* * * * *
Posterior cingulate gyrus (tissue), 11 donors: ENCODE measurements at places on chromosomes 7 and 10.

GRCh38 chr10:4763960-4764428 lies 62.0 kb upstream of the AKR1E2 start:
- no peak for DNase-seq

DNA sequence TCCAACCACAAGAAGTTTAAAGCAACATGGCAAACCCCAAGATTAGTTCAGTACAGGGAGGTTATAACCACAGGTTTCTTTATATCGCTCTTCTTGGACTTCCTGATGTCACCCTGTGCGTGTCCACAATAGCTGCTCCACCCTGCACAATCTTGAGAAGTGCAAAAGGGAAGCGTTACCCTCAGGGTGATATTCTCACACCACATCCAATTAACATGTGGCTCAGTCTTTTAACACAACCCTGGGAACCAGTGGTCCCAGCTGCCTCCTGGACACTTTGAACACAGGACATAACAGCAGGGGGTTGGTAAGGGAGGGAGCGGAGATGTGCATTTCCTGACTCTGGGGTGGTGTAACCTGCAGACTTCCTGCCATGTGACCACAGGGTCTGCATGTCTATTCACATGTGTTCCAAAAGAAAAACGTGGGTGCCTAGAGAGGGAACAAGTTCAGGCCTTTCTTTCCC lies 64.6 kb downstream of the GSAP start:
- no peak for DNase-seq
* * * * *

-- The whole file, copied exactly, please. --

Posterior cingulate gyrus (tissue), 11 donors: ENCODE measurements at places on chromosomes 7 and 10.

GRCh38 chr10:4763960-4764428 lies 62.0 kb upstream of the AKR1E2 start:
- no peak for DNase-seq

DNA sequence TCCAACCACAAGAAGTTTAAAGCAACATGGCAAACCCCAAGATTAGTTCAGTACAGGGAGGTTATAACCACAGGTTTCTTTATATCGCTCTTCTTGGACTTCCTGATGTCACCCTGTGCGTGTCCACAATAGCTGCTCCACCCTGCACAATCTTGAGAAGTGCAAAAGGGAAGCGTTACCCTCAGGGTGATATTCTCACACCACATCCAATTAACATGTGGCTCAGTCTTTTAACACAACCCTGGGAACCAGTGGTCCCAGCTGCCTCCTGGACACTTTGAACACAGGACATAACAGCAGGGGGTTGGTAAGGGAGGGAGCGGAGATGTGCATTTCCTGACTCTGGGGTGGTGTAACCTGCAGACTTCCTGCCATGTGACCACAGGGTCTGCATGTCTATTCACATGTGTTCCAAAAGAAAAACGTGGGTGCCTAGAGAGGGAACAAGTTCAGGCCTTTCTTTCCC lies 64.6 kb downstream of the GSAP start:
- no peak for DNase-seq